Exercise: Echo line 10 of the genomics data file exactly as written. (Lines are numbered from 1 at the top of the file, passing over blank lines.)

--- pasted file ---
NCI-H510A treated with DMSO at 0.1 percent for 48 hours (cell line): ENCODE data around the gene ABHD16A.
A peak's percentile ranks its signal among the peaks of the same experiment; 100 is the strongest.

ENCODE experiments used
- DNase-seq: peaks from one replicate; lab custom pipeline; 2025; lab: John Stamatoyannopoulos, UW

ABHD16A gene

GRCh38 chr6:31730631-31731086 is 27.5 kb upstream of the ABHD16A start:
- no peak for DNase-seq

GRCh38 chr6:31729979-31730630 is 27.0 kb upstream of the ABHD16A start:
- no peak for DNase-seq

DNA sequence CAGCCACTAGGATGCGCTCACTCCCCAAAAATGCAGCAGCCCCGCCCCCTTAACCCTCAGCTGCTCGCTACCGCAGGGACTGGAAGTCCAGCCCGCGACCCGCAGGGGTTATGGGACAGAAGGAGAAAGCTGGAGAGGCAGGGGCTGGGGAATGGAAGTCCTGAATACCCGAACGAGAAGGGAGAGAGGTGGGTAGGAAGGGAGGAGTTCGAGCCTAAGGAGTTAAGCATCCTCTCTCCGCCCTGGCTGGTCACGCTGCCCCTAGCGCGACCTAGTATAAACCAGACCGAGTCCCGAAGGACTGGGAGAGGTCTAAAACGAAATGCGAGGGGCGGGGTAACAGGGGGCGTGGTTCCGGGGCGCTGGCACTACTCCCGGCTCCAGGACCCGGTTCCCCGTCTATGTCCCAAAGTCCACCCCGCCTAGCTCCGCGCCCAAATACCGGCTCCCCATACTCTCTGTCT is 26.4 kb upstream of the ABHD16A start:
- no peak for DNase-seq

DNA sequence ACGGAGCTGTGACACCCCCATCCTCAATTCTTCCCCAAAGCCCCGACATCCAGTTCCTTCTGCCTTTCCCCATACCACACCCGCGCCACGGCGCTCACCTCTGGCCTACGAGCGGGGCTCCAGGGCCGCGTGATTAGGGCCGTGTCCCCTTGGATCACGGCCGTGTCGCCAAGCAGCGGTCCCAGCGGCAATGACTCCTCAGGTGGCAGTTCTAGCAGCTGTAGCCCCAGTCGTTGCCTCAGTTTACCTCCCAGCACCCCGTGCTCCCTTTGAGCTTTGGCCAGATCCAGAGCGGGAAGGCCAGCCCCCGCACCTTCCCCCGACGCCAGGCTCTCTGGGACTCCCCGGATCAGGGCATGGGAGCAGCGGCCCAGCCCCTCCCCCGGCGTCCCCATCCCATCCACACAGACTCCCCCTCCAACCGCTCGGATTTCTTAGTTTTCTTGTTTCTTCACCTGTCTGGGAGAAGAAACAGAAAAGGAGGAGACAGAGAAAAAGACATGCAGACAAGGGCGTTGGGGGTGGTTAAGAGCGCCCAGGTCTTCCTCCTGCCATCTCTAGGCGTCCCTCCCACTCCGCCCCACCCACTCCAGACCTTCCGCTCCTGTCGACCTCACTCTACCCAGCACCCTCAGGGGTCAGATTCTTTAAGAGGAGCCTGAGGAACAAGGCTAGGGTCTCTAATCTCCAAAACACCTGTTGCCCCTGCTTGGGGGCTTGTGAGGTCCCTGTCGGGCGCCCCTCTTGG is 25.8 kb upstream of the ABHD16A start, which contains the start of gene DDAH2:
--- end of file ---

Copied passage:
DNA sequence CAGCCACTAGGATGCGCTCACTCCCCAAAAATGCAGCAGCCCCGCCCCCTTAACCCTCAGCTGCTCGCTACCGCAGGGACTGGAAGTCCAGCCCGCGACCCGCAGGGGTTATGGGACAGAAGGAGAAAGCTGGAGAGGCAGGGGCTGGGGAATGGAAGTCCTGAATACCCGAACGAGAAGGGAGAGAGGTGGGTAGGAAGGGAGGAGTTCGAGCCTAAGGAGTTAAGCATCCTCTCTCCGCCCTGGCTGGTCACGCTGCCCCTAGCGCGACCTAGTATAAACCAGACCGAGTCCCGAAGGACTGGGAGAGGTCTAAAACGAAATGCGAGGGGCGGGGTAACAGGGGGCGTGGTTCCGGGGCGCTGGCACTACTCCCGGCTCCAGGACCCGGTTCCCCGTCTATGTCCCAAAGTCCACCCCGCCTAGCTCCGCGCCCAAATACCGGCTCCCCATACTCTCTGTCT is 26.4 kb upstream of the ABHD16A start: